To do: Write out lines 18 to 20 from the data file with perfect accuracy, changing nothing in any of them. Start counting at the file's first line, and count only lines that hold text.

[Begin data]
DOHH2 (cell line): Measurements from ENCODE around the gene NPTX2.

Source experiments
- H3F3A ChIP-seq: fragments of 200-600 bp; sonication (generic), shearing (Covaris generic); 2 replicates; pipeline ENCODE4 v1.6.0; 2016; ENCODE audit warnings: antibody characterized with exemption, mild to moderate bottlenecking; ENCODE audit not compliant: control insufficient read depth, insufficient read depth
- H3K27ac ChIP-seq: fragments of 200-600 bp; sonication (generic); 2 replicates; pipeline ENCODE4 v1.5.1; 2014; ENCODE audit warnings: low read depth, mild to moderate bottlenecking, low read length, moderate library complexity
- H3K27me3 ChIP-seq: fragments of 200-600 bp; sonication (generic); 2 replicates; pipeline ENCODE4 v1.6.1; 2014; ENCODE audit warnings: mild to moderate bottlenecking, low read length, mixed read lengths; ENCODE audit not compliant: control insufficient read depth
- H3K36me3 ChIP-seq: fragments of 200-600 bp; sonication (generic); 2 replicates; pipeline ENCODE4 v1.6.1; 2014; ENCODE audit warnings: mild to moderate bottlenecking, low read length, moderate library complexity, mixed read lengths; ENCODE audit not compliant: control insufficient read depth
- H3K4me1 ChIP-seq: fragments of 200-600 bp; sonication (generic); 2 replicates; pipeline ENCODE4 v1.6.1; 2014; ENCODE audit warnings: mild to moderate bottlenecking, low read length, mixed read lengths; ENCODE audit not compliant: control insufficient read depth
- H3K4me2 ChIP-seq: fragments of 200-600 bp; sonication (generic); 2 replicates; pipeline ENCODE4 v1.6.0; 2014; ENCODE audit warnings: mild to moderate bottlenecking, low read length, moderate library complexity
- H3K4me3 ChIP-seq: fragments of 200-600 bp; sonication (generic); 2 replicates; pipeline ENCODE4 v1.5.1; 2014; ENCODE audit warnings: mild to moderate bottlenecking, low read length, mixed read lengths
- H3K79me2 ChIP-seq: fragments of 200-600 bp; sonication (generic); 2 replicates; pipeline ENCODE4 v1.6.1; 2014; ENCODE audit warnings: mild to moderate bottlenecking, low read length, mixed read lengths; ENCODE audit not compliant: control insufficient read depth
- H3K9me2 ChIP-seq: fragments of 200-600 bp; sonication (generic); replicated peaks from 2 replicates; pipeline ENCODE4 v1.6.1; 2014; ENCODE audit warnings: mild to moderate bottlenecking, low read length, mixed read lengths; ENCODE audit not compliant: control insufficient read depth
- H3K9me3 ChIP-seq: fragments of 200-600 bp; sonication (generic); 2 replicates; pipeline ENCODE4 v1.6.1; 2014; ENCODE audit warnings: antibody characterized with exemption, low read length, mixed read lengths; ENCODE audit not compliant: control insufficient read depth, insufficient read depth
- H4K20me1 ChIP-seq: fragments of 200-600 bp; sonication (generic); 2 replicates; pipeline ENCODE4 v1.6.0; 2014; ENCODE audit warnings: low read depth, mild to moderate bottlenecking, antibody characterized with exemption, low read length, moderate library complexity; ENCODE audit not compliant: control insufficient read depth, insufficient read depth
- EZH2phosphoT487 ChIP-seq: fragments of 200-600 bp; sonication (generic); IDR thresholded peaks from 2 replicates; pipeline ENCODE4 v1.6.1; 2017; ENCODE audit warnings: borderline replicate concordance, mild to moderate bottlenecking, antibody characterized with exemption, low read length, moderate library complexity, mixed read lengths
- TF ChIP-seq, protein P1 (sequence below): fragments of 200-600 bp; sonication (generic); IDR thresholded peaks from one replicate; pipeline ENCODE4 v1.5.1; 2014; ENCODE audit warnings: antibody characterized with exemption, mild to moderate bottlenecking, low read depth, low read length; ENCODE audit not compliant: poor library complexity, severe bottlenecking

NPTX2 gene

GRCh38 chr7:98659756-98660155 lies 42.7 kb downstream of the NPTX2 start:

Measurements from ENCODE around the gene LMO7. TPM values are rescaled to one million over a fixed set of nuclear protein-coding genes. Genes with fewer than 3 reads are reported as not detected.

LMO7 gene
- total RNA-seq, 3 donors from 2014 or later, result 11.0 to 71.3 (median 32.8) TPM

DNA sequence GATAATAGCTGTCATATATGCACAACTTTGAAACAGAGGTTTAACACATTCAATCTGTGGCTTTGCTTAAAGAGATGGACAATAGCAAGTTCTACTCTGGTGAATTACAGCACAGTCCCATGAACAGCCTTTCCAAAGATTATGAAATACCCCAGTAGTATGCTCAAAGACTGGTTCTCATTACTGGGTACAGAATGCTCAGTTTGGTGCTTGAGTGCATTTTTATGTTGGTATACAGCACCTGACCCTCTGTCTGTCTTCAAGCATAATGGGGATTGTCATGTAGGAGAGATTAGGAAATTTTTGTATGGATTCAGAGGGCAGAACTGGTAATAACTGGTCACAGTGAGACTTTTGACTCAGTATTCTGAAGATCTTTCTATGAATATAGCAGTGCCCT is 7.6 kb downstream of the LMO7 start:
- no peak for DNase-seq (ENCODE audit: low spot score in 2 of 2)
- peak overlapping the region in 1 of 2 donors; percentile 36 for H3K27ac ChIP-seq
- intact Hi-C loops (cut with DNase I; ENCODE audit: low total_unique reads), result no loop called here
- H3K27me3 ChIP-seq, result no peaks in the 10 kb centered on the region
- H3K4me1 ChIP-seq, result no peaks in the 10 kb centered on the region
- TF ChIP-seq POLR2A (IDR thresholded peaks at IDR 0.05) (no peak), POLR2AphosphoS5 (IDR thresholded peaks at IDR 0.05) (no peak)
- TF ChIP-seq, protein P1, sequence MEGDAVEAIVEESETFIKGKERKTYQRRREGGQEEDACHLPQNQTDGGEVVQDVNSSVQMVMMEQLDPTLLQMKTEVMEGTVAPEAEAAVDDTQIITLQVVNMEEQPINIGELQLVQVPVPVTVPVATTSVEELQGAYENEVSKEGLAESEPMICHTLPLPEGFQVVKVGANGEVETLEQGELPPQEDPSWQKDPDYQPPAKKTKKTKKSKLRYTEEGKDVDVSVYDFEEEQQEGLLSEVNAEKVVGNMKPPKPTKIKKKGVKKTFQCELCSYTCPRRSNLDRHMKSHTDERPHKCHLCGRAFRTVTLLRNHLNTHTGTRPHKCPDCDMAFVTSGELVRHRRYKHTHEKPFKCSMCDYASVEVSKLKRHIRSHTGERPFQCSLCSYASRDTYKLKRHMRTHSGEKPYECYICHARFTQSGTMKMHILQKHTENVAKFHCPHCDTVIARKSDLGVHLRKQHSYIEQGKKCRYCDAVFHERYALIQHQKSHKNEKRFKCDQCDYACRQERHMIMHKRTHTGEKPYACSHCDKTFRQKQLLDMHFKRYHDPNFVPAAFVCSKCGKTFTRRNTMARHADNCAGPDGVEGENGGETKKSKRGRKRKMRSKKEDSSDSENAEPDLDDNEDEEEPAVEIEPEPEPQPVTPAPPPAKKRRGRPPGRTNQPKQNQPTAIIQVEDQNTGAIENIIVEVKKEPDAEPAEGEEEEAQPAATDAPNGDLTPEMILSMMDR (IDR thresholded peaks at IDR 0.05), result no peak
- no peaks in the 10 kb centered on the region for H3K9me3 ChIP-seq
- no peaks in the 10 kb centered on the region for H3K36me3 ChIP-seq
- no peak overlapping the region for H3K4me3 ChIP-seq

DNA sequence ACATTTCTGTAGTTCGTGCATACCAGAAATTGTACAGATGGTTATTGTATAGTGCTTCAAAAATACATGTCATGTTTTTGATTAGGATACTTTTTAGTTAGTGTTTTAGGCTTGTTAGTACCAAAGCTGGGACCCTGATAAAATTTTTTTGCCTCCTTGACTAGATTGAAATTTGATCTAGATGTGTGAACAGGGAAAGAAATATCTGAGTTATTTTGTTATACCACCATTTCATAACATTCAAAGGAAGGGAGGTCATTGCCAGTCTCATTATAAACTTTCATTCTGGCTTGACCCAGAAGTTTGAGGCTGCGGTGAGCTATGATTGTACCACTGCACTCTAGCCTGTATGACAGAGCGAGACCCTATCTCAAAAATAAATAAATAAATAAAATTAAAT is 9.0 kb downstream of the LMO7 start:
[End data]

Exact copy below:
Measurements from ENCODE around the gene LMO7. TPM values are rescaled to one million over a fixed set of nuclear protein-coding genes. Genes with fewer than 3 reads are reported as not detected.

LMO7 gene
- total RNA-seq, 3 donors from 2014 or later, result 11.0 to 71.3 (median 32.8) TPM